Across China: Integrated regional development helps ease Beijing's elderly care pressure

Source: Xinhua| 2019-02-27 20:44:37|Editor: ZX
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SHIJIAZHUANG, Feb. 27 (Xinhua) -- Dai Baiqi, 87, does not live with her family, nor at home in Beijing. Instead, she sold her home and moved to a nursing center in Beijing's neighboring Hebei Province.

It was not a rash decision.

After retiring from a teaching post at a Beijing medical institute, Dai helped raise her granddaughter for her daughter's family in New Zealand before returning home.

"I could not get used to living abroad, and I did not want to become a burden for my daughter," she said. But the widow also did not want to die alone at home.

After surveying over 40 nursing centers in and around Beijing, Dai chose the one in Yanjiao in the city of Sanhe, Hebei Province.

She lives in a one-bedroom suite with a living room, where emergency buttons are equipped. Whenever a button is pressed, medical staff will show up and send her to the hospital within 10 minutes, if necessary.

"I no longer worry about dying alone at home in the case of an emergency," she said, adding that she witnessed several elderly people sent to the hospital for stroke or heart attack in a timely manner and without any aftereffects.

The monthly cost of the center is 6,000 yuan (900 U.S. dollars) per person, half the price for the same level of nursing homes in Beijing.

Dai is among some 2,000 Beijing elderly who have chosen the nursing home in Yanjiao.

Li Donghui, marketing director of the nursing center, said most of their clients retired from posts in colleges, government departments and public institutions. The nursing home has singing, dancing, calligraphy and Peking opera groups, where elderly who share the same hobbies can enjoy themselves together.

The nursing center has currently completed expansion. Some 7,000 elderly Beijingers will be able to be accommodated there by 2020, Li said.

While many elderly people have difficulty finding an available bed in Beijing care centers because of the city's aging pressure, an increasing number of them turn to nursing homes in neighboring areas for more bed resources and lower costs.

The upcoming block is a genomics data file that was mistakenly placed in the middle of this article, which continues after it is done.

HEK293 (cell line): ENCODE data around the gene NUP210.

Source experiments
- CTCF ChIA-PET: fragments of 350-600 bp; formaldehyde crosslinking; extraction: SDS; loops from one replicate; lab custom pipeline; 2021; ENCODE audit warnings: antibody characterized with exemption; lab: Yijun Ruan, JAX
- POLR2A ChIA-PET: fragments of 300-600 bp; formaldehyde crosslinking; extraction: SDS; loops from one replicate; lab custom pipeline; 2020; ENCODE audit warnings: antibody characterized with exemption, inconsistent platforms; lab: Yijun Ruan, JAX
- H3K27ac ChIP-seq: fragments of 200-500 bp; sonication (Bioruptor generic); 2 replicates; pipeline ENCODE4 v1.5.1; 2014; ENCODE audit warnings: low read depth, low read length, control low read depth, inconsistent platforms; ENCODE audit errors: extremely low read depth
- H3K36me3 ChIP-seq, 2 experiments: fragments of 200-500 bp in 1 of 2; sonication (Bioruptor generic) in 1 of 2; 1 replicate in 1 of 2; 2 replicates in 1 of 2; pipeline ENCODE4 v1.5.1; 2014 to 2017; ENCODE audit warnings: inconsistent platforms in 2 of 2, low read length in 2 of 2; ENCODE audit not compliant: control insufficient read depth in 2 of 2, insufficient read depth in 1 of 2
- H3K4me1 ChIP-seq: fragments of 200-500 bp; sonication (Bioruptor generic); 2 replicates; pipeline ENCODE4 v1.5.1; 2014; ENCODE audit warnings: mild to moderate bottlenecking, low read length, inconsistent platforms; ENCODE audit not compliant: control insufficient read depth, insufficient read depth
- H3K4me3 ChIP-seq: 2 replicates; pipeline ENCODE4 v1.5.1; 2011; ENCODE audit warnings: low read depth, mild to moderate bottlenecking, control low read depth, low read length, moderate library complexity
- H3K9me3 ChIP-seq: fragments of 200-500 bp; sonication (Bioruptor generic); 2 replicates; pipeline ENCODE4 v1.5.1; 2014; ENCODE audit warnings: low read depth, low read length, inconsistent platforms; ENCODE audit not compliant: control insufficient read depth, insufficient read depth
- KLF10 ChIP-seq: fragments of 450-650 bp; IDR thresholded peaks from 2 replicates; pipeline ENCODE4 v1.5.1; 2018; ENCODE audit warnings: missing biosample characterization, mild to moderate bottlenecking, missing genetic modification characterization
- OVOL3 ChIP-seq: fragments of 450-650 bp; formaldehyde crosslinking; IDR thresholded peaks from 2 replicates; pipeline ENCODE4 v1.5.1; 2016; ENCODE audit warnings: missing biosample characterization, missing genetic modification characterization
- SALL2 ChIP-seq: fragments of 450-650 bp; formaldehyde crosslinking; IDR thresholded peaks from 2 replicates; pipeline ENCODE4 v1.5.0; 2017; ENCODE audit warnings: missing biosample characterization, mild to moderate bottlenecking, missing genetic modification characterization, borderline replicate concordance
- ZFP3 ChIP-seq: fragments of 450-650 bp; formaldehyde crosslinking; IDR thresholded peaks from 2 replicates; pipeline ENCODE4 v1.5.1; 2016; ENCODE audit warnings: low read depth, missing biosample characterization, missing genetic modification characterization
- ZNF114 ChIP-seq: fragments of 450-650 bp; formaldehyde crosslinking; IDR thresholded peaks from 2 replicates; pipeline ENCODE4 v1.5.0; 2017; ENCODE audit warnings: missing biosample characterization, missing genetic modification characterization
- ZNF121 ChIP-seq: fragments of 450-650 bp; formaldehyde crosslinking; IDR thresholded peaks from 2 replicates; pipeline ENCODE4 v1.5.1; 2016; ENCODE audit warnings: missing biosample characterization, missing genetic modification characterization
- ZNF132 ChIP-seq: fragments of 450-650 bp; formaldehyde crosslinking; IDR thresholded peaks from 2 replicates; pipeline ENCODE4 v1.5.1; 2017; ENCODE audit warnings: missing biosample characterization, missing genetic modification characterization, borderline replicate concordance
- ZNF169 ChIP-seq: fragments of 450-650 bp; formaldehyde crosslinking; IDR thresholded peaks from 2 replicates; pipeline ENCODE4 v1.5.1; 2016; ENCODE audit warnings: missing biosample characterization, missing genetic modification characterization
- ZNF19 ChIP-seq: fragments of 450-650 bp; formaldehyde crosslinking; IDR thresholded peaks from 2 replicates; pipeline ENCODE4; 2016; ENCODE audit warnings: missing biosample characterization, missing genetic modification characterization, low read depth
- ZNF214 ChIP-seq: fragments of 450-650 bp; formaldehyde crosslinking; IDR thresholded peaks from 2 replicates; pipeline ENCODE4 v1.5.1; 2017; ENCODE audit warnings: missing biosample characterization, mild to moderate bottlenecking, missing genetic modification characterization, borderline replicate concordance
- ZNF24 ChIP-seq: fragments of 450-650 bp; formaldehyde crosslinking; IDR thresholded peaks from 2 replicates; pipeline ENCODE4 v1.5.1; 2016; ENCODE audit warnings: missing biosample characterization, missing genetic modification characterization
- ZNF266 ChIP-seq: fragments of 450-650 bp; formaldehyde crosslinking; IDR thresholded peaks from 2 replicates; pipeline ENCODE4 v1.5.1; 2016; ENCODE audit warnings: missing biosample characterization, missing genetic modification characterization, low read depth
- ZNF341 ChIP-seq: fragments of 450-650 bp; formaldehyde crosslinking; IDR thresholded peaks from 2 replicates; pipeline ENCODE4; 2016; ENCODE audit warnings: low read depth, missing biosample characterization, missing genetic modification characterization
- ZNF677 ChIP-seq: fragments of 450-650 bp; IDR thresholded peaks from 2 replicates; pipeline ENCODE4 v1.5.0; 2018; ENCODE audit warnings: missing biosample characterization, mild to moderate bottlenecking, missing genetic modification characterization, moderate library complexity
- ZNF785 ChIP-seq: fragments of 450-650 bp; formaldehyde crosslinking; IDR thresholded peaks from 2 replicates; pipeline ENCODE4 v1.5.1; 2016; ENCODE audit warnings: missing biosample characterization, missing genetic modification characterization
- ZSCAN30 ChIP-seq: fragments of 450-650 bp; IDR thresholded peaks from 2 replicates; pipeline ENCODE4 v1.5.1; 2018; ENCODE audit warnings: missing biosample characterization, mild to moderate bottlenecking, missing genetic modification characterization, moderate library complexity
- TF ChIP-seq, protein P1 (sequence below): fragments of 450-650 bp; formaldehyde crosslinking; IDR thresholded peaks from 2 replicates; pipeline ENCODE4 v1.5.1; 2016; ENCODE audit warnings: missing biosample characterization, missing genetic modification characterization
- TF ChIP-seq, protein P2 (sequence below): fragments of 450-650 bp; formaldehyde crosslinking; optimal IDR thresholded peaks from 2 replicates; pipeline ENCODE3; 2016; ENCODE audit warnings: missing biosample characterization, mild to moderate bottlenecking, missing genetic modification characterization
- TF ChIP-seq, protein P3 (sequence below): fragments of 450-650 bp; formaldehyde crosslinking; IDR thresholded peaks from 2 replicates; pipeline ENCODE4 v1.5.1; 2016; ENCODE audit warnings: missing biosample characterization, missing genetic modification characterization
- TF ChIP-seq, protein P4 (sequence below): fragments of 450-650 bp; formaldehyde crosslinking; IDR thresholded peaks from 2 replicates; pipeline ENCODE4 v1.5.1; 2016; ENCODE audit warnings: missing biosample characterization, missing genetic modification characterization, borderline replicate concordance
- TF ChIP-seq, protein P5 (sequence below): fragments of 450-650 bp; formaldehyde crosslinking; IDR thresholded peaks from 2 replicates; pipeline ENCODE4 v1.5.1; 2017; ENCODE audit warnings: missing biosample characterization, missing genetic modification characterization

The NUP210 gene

Official data shows that 3.5 million Beijing residents, or more than a quarter of its registered population, were aged 60 or older by November 2018. The number will further rise, experts say.

Five years ago, China initiated a strategy to integrate the development of Beijing, Tianjin and Hebei to create a model with a better economic structure, cleaner environment and improved public services.

The three regions enhanced cooperation in elderly care services, with Hebei and Tianjin set to offer more nursing centers and Beijing to financially support the operation of the centers.

From 2013 to 2018, the Beijing municipal government raised subsidy from 300 yuan to 500 yuan per bed every month in the nine pilot nursing home projects for regional integrated development, including the one in Yanjiao.

To encourage Beijing senior citizens to move, the three regions also cooperated in healthcare services. Medical bills of Beijing patients will be directly covered in nearby hospitals of the nursing care projects.

Jiang Jianming, deputy director of Hebei provincial health commission, said Beijing's surrounding areas, especially the 14 counties and cities bordering the Chinese capital, are mulling to build nursing bases and hospitals for Beijing elderly people.

Some 300,000 to 500,000 people would come to Hebei for their retirement life in the future, he said.

Including Dai, more than 100 people in the Yanjiao nursing center sold their homes in Beijing.

"This is my home. I'd like to spend the rest of my life here," said Dai.